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B.IOB

Member Since 02 Nov 2012
Offline Last Active Nov 11 2012 09:09 AM

Posts I've Made

In Topic: How to start?

06 November 2012 - 12:03 PM

Thanks, i'm glad to know that i make a good choise. I choosed the C# because is simpler than C++ but is powerful and i knew that it's needed to work with Unity....(that's one of my goal).
I hope to learn fast. Posted Image

Sorry, I meant artwork and not design. I know, right now i'm focused on coding but i would like to see if my art vein is really dead or not :P
Obviusly, i will just learn artwork basics, right know , as i said, i would like to focus on the code.

Yeah, right know i'm "coding" that kind of program......:D
I'm confused a little bit, but not about Helloworld, that's simple. ^_^

I'm understanding i'll work really hard before reaching my goal....I only hope to be good with this... Posted Image

In Topic: How to start?

06 November 2012 - 08:22 AM

Before I start to the quote texts i would like to say that FINALLY I DECIDED the language and I decide for C#. *standing-ovation for the decision (because finally i decided what to study)*
Now...

Well, if that book is confusing you, then you probably should not work with C++ as a first language, in my opinion. Work very hard for a little while in the book. After a few days of hard effort in it, if it still is too confusing, then I would recommend other books or online internet tutorials of a very beginner level. Microsoft and many sites have beginner tutorials in C#, including this website:
C# Workshop
http://www.gamedev.n.../83-c-workshop/

Stay at the task! I had trouble too, so I know that you can do this. Focus! Work hard, but enjoy it!

Let us know in 2 or 3 days how it is going, okay?

Clinton


Okay, many thanks, i will check this tutorial out and i will study it.
Right now i'm studying C# on the book "C# 4.0 in a nutshell". It's a good book but i've got a little confused on a little thing....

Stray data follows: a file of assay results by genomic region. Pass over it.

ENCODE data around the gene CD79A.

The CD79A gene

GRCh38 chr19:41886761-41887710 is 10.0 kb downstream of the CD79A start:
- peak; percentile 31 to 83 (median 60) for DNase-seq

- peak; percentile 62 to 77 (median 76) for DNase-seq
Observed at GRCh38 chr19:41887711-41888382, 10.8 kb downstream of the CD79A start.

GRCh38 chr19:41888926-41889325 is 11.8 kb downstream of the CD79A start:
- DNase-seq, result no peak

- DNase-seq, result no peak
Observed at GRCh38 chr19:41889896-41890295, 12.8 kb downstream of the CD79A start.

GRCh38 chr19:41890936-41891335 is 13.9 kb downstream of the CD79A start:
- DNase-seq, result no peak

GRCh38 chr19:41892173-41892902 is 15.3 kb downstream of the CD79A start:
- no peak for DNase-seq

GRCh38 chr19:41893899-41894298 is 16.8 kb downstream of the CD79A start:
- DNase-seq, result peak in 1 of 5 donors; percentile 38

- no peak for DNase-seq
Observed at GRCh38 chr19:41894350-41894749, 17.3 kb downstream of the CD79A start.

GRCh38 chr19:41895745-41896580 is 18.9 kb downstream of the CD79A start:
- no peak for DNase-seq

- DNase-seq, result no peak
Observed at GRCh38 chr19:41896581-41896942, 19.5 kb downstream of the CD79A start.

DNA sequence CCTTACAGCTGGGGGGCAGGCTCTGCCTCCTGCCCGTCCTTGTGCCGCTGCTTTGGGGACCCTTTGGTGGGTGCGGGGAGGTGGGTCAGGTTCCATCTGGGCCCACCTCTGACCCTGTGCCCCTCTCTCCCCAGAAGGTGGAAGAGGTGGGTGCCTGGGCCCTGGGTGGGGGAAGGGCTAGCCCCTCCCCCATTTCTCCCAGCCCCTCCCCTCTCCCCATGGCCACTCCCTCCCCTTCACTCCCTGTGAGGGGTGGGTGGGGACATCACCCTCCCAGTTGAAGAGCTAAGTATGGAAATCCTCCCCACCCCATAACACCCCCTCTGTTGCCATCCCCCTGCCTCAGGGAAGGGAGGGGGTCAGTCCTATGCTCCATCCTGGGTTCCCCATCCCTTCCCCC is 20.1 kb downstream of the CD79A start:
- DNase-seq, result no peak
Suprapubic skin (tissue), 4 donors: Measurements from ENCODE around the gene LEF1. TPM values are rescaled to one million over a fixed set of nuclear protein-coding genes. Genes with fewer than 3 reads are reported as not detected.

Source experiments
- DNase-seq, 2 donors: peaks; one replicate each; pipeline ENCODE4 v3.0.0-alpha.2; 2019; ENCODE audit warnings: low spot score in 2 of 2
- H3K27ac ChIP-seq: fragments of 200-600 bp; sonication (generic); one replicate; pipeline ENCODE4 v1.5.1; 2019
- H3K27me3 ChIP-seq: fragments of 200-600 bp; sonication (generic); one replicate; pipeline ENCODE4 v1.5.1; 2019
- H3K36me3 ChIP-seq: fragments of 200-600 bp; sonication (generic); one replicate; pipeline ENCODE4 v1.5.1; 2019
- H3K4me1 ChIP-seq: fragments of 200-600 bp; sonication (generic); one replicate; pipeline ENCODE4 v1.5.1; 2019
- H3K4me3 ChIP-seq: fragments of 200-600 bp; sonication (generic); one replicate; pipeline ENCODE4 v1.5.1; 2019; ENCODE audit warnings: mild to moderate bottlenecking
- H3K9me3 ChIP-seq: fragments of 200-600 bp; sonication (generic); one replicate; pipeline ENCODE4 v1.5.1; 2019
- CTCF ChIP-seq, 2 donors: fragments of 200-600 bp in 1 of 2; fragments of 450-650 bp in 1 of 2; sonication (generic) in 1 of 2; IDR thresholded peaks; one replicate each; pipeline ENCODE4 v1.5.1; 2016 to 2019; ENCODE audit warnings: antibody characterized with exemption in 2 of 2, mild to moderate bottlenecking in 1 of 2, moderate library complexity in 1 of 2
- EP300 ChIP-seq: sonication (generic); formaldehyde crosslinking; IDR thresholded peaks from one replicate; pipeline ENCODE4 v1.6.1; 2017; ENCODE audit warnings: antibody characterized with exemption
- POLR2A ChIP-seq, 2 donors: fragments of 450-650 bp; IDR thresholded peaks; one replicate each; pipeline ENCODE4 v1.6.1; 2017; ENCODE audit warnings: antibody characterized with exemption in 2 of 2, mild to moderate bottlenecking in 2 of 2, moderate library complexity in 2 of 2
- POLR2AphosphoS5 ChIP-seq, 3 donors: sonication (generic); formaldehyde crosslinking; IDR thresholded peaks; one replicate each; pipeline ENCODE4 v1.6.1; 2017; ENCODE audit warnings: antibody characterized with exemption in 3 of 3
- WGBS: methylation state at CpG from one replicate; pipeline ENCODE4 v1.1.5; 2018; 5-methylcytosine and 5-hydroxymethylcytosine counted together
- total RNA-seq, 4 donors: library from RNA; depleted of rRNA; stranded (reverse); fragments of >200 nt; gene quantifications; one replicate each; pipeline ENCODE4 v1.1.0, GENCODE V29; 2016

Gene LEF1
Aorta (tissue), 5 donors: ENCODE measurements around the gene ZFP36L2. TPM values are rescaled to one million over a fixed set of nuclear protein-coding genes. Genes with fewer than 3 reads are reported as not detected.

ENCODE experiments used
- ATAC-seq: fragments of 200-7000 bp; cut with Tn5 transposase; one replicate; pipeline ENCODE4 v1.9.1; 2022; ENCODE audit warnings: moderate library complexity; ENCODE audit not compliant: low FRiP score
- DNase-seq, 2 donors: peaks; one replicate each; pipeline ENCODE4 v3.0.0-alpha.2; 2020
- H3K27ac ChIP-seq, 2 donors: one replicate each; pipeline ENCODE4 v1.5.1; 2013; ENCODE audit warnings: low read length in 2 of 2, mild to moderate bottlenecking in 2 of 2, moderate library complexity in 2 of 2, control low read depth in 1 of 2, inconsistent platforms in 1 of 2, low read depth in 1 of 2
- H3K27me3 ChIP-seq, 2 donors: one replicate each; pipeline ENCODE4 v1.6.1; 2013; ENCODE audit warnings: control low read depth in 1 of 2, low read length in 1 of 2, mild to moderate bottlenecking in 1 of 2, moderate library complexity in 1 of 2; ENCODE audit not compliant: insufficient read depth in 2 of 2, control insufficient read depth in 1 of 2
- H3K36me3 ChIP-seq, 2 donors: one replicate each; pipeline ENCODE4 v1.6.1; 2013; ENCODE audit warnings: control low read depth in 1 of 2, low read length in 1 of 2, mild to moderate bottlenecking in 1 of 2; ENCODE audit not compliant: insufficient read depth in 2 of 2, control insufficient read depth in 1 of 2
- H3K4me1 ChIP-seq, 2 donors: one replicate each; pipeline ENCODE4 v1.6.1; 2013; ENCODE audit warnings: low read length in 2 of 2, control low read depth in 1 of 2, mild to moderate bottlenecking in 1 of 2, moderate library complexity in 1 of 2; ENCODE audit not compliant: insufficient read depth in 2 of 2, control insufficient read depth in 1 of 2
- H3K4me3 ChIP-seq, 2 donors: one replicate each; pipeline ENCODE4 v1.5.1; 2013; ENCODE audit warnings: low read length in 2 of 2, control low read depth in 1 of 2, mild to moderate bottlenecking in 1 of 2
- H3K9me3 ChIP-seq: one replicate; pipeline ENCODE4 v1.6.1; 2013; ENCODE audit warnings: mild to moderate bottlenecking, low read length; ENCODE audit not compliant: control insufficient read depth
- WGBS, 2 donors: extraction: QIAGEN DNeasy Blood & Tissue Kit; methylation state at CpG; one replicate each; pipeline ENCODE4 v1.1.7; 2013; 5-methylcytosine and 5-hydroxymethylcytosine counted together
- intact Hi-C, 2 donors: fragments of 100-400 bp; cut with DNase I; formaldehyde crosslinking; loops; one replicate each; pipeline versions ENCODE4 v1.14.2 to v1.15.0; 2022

Honestly... perhaps you should start with the artwork/game concept and team up with programmers with some experience to actually code the game. There are plenty of newbies that can program wanting to get involved with something on this site.

There is alot more to a game than the code. I've heard accounts from experienced game developers that code accounts for only 20% of the effort and level/art/concept the other 80%. You don't have to actually program to be a game developer. The programmer was hard core and believe coded the spiderman game engine. He also gave a talk at google I/O on the game he wrote for android, 'Replica island'.

I've developed a simple 2D mobile animation tool so i can work on animations on break at work or on the train. I've written no code for this game yet until i am happy with the set of animations i've developed for it will then write a level builder tool for scene compositing. And plugin the characters i've created.


Your reply to my topic is interesting.
I know coding it's not the main part of a game, but I sucks at drawing(is this the correct term?) on the paper...and I don't know if is the same on the computer...
I would like to have more information about this because i would like to do something about desing while i'm learning how to code.....
A lot of my friends told me would be better know both (coding and design)vPosted Image

I would first try to get up and running with the language of your choice. See how far you can get on your own, and then look at some relevant education.